The United States government opened a formal safety probe into Tesla’s partially automated driving system on Monday after a series of collisions between the firm’s electric cars and parked emergency vehicles over the past several years sparked concerns.
The US National Highway Traffic Safety Administration (NHTSA) said it has identified 11 crashes since January 2018 in which Teslas using the vehicles’ Autopilot or Traffic-Aware Cruise Control systems have hit emergency vehicles at scenes where first responders were using lights, flares, an illuminated arrow board or cones as warning signals.
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“The involved subject vehicles were all confirmed to have been engaged in either Autopilot or Traffic Aware Cruise Control during the approach to the crashes,” the NHTSA said in a statement. “The investigation will assess the technologies and methods used to monitor, assist and enforce the driver’s engagement with the dynamic driving task during Autopilot operation.”
Seventeen people were injured and one was killed in those crashes, the NHTSA said. The 11 crashes include four this year, with the latest occurring last month in San Diego, California.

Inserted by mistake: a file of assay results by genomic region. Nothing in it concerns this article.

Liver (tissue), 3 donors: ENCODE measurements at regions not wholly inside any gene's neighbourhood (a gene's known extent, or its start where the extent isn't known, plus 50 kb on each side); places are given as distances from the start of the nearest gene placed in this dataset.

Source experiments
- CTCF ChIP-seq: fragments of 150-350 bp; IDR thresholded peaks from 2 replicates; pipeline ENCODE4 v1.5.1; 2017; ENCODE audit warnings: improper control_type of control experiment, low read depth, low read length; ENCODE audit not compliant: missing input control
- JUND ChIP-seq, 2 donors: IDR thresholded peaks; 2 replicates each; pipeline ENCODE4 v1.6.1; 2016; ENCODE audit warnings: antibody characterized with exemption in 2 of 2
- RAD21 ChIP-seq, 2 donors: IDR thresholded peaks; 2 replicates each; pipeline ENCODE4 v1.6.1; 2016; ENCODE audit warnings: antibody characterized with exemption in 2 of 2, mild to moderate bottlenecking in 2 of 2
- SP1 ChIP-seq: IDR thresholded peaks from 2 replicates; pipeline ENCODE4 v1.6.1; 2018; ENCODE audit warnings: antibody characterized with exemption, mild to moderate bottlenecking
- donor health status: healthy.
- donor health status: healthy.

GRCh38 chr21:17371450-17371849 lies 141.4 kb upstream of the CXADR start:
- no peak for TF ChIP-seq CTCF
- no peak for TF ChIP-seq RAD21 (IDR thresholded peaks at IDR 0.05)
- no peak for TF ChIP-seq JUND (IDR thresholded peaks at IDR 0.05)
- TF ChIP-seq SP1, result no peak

The investigation covers 765,000 Tesla vehicles in the US, which is nearly all of those sold by the firm in the country since the start of the 2014 model year. Tesla Models Y, X, S and 3 from 2014 through 2021 are part of the probe.
Autopilot in Tesla vehicles handles some driving tasks and allows drivers to cruise with their hands off the wheel. The system was operating in at least three Tesla vehicles involved in fatal US crashes since 2016, the National Transportation Safety Board (NTSB) said.
NHTSA has previously sent teams to review 31 Tesla crashes involving 10 deaths since 2016 in which partially automated driver-assist systems were involved.
On Monday, the agency issued a stark warning that “no commercially available motor vehicles today are capable of driving themselves”.
“Every available vehicle requires a human driver to be in control at all times, and all state laws hold human drivers responsible for operation of their vehicles,” NHTSA said.
The NTSB, which has no enforcement powers and can only make suggestions, has recommended that NHTSA and Tesla limit Autopilot’s use to areas where it can safely operate and that Tesla implement a better system to ensure drivers are paying attention.
Autopilot has frequently been misused by Tesla drivers. Drivers have been caught driving drunk or even riding in the back seat while a Tesla cruised down a California highway.
Tesla and other manufacturers warn that drivers using the systems must be ready to intervene at all times.
An NHTSA investigation could lead to a recall or other enforcement action.
Tesla Inc shares slid in Monday morning trading on Wall Street.